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As Concerns About Cotton Grow, A Fashionable Alternative Emerges

Dawn Ellams, a researcher with the School of Textiles and Design at Scotland's Heriot-Watt University, has produced a pair of jeans made from material other than cotton.
Dawn Ellams, a researcher with the School of Textiles and Design at Scotland's Heriot-Watt University, has produced a pair of jeans made from material other than cotton.
For millions of people across the world, cotton denim jeans are a wardrobe basic: durable, stylish, and -- above all -- simple.

Their impact on the globe, however, is anything but simple.

"Denim jeans are, firstly and massively, water-intensive," says Dawn Ellams, a design student who's produced one of the world's first pairs of no-cotton jeans. "They use a lot of water. You're using a lot of water in the growing and harvesting of the cotton. And then, to make it into the denim, you're using either a natural indigo or a synthetic indigo, so it's going to need lots of dyeing baths to apply this color."

In all, from cotton field to final fabric, it can take as much as 10,000 liters of water to create a single pair of jeans. Add to that the massive human labor involved in harvesting cotton, and simple denim jeans become one of the most complicated articles of clothing you can own.

Now, with the annual cotton harvest under way in Central Asia, reports about forced labor and dwindling water supplies have once again raised concerns about cotton's growing human and environmental cost.

Ellams -- a Ph.D. researcher in color and textiles at Heriot-Watt University in Scotland -- sees a potential solution in alternatives like Tencel, the fabric she's using to create no-cotton jeans, t-shirts, and an expanding range of clothing.

"The thing with Tencel is that it's so soft," she says. "For anybody who's tried the jeans or T-shirts on, the feedback I always get is how people have felt in them. That's the first thing everyone says: 'They're so soft.' You don't want to take them off, because they really fit nicely. Cotton can be quite rough, and [these clothes] aren't like that at all."

Tencel, also known by the generic name lyocell, is made from eucalyptus wood. The wood is harvested from small, sustainable plantations that use 70 percent less land and 5 percent of the water that cotton fields need to produce the same amount of fiber.

Moreover, the eucalyptus wood pulp can be spun to resemble not only cotton but a variety of traditional fibers. Tencel's closed-loop production cycle also means its solvents are 99.6 percent recycled and almost completely environmentally safe.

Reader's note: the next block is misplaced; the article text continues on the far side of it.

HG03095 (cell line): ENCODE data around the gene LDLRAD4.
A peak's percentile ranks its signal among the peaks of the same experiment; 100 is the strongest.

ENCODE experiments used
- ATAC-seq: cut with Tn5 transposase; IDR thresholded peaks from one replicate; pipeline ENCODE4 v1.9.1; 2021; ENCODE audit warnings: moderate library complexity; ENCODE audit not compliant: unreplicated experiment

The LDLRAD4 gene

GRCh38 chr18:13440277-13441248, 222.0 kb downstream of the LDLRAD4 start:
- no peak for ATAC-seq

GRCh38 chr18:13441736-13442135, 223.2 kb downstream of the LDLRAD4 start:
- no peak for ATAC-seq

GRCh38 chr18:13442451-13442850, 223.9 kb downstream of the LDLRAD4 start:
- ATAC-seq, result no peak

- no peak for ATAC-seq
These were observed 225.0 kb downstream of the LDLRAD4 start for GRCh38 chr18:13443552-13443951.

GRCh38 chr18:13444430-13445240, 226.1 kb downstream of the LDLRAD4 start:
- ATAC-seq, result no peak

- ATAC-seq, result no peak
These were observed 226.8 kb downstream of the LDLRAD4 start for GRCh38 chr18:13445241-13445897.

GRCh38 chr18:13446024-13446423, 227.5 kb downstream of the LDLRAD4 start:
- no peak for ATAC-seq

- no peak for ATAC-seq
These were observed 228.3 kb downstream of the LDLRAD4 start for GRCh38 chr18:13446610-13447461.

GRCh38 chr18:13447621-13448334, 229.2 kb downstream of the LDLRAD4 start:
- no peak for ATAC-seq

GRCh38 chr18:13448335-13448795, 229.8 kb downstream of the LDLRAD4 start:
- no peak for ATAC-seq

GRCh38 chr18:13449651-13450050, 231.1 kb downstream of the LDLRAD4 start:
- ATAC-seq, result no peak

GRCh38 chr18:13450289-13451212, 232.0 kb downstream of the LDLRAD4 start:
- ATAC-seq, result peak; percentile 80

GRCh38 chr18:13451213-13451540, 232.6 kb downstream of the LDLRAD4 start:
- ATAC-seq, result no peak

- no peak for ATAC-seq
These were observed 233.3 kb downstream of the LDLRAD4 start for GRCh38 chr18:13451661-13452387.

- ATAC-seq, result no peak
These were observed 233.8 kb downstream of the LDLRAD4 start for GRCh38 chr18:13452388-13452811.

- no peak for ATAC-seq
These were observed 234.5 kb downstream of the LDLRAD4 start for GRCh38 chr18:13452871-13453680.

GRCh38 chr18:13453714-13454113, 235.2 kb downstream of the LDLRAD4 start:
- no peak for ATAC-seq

Increasing Awareness

According to Jim Taylor, a textile-engineering manager at Lenzing Fibers, the Austria-headquartered firm that manufactures Tencel, this material is now being used to make everything from clothing and car seats to bed sheets and carpets.

"Over the past five years, we've seen enormous increase in demand for our fiber," he says. "People are becoming more and more aware of the problems with synthetic fibers not being sustainable -- things like polyester, because they're manufactured from oil. And people are becoming more and more aware of some of the problems that are associated with cotton, from the point of view of the water demand and the pesticides that are used in the manufacture."

Increasingly, Western apparel companies and fashion designers are turning to "sustainable" fabrics like Tencel as consumers demand more environmentally friendly clothes.

And the call for sustainable fabric comes at the same time that many labels and consumers have also shown increasing concern about labor practices in the countries providing the bulk of the source materials and manufacturing.

PHOTO GALLERY: Cotton Harvesting In Turkmenistan

A growing number of international apparel brands and retailers have pledged to ban the use of Uzbek cotton in past years to protest the use of forced labor and child labor.

Matthew Fischer-Daly is the coordinator of the global Cotton Campaign, a group of human rights groups and investor organizations working to end forced labor in Uzbekistan, where nearly all of its 1 million ton annual harvest is handpicked by involuntary workers.

Fischer-Daly says sustainable fabrics like Tencel -- and chic fashion alternatives such as Ellam's no-cotton jeans -- may eventually prove powerful tools in pushing countries like Uzbekistan, Turkmenistan, and others to give up forced labor and their damaging dependence on cotton.

"Cotton certainly has been overproduced in Central Asia, most significantly in Uzbekistan, where you see the desiccation of the Aral Sea has had a tremendous impact on communities," he says. "So there's certainly a need to consider alternatives to cotton. That said, there are also ways to significantly improve cotton production and make it both more efficient and more profitable for the farmers and folks that work at the farm level."

For the time being, that means continued boycotts and diplomatic pressure aimed at convincing the Uzbek government to uphold existing labor commitments and reform its cotton sector.

Even Ellam admits, however, that it's a crop that's here to stay. "I don't think we're ever going to live in a world without cotton," she says. "It's got a lot of strengths. There's just a lot of work to be done to address those areas of concern."

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